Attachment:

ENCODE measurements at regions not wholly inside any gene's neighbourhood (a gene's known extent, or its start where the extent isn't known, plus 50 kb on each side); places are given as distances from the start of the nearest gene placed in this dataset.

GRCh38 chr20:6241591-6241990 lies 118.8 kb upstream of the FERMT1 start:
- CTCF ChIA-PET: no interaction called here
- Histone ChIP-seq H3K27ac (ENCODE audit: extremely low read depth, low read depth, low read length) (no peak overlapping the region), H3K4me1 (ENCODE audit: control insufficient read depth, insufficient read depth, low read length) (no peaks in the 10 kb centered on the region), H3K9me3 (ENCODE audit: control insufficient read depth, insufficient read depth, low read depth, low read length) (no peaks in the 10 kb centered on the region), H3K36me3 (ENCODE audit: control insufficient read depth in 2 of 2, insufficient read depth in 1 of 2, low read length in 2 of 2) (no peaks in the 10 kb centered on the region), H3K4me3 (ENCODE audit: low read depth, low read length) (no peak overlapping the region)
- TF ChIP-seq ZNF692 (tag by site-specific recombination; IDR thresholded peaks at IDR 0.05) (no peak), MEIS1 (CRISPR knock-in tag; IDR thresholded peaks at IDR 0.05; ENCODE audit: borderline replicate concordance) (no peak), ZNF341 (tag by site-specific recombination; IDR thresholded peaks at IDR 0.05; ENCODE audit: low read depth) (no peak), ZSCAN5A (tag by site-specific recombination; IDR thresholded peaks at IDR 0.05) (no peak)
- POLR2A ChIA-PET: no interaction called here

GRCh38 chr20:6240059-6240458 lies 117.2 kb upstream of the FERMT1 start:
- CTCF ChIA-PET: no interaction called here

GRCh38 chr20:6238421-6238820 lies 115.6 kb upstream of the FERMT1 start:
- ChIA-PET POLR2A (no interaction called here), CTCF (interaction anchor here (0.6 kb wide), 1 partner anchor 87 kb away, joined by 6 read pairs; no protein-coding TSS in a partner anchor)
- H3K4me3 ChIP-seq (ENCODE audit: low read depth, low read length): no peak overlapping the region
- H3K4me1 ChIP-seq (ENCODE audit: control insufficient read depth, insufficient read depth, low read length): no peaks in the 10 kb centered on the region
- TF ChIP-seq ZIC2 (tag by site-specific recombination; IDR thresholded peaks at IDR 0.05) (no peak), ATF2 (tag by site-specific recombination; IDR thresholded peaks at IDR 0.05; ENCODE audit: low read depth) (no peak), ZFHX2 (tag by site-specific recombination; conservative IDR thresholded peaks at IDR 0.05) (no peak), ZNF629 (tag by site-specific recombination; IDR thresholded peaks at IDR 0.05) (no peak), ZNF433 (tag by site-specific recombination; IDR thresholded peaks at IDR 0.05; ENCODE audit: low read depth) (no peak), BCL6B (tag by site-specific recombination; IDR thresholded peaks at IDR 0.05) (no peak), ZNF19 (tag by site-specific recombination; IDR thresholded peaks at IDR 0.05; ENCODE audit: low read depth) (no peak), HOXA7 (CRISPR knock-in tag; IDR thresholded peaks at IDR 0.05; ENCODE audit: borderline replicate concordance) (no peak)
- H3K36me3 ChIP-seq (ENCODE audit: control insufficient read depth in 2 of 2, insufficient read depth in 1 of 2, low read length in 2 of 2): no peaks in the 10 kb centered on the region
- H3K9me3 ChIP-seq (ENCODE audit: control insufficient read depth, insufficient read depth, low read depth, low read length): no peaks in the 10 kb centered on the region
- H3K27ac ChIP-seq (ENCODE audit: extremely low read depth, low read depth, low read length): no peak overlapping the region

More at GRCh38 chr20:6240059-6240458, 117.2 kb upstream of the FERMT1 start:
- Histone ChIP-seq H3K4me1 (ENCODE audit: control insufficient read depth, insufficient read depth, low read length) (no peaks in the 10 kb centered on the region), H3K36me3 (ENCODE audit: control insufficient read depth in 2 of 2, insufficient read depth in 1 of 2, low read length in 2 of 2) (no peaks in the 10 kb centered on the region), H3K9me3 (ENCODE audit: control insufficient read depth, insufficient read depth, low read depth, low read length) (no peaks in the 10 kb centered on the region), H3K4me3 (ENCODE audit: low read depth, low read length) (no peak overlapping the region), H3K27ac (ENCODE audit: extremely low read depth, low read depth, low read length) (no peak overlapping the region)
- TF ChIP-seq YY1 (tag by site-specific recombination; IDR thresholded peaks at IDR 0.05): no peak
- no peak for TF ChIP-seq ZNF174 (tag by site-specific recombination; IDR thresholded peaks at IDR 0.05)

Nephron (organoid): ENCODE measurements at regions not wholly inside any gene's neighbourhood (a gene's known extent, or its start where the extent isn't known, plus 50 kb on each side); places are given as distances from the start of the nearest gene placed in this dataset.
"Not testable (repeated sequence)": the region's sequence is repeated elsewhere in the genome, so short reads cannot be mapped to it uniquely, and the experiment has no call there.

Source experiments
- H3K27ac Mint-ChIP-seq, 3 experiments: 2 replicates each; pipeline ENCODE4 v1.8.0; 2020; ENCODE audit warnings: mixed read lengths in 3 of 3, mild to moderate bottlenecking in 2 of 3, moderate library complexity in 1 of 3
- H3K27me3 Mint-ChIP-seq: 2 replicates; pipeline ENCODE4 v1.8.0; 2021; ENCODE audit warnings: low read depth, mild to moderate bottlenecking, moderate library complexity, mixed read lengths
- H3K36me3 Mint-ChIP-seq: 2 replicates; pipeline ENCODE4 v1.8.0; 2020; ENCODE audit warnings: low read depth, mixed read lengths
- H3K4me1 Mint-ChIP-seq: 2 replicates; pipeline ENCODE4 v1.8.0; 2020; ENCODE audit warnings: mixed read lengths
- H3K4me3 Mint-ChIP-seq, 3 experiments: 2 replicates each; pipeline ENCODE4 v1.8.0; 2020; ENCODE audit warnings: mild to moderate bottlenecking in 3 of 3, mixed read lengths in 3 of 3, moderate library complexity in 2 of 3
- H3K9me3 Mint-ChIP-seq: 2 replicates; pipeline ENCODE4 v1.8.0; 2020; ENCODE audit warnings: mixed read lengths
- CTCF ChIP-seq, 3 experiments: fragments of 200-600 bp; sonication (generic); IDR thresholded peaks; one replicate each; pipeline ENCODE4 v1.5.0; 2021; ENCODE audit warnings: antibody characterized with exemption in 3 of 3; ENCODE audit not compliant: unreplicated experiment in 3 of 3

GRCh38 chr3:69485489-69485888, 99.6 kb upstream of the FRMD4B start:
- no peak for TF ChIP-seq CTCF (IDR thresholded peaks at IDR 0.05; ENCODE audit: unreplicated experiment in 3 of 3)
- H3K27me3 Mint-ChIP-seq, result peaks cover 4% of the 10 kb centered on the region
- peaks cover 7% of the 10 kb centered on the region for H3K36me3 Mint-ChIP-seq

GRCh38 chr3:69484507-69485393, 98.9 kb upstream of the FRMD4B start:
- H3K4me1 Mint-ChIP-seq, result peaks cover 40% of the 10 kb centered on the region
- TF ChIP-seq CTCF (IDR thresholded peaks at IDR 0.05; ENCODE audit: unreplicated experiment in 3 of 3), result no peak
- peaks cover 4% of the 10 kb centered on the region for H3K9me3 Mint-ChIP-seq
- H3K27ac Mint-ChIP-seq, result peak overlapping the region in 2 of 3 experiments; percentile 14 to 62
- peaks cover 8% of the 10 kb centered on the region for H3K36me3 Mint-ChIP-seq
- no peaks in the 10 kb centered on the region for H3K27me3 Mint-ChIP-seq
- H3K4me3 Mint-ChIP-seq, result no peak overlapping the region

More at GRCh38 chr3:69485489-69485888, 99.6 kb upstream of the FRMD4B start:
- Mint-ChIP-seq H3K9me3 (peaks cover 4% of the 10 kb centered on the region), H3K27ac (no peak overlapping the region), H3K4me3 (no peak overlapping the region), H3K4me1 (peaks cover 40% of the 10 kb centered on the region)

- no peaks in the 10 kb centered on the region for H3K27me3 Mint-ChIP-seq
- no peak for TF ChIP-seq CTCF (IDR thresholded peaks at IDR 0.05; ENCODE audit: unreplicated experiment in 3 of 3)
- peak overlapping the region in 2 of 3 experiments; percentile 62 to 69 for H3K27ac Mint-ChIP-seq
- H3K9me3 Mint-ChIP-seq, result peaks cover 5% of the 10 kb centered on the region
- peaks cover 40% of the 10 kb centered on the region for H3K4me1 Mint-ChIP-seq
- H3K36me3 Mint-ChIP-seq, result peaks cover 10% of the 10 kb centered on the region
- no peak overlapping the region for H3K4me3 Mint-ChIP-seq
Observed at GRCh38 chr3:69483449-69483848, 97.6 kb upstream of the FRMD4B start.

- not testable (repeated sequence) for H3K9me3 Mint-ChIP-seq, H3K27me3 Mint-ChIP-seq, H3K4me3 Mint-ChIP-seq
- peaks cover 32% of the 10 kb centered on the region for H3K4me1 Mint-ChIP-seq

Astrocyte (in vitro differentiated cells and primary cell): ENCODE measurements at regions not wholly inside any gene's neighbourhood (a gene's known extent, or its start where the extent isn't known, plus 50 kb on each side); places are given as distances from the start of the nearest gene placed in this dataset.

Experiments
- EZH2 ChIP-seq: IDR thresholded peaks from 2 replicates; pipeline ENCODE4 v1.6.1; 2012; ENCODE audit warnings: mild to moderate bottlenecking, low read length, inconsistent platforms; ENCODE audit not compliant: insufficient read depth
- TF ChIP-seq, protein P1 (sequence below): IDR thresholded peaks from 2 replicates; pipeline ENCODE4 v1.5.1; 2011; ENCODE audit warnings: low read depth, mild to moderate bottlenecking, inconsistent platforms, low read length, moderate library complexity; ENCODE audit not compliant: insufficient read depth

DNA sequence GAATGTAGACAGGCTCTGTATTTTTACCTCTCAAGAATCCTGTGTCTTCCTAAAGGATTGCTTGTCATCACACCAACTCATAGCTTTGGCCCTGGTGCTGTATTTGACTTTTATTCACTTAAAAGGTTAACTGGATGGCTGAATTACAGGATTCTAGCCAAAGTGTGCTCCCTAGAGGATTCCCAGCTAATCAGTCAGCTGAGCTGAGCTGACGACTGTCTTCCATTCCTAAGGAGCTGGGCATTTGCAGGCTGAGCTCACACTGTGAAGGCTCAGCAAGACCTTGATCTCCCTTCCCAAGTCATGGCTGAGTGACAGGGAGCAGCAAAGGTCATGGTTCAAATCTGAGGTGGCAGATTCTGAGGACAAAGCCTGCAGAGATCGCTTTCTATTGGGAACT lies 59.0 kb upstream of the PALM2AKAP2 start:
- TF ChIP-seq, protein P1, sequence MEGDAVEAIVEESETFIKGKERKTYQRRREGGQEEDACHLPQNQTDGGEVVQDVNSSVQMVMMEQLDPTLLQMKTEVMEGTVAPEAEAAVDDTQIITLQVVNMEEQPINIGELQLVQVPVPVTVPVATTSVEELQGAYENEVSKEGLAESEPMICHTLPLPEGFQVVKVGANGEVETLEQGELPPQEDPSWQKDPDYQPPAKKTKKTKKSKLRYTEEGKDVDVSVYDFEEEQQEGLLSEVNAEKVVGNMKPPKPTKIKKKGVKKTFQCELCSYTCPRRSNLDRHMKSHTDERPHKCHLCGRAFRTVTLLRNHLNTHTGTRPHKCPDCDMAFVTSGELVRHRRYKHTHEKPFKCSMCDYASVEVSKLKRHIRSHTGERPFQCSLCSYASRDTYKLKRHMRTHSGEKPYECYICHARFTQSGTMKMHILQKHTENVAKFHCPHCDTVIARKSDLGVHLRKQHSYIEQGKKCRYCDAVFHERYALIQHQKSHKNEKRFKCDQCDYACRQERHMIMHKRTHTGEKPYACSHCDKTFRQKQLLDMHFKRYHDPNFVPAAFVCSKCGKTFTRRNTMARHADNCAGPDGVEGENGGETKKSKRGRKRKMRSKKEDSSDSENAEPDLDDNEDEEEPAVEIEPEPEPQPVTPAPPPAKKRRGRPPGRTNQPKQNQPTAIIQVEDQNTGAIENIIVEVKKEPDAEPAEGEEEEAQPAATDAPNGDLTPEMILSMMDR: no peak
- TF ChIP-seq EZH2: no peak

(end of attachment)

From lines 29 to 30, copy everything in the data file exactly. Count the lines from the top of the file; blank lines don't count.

- H3K9me3 Mint-ChIP-seq: 2 replicates; pipeline ENCODE4 v1.8.0; 2020; ENCODE audit warnings: mixed read lengths
- CTCF ChIP-seq, 3 experiments: fragments of 200-600 bp; sonication (generic); IDR thresholded peaks; one replicate each; pipeline ENCODE4 v1.5.0; 2021; ENCODE audit warnings: antibody characterized with exemption in 3 of 3; ENCODE audit not compliant: unreplicated experiment in 3 of 3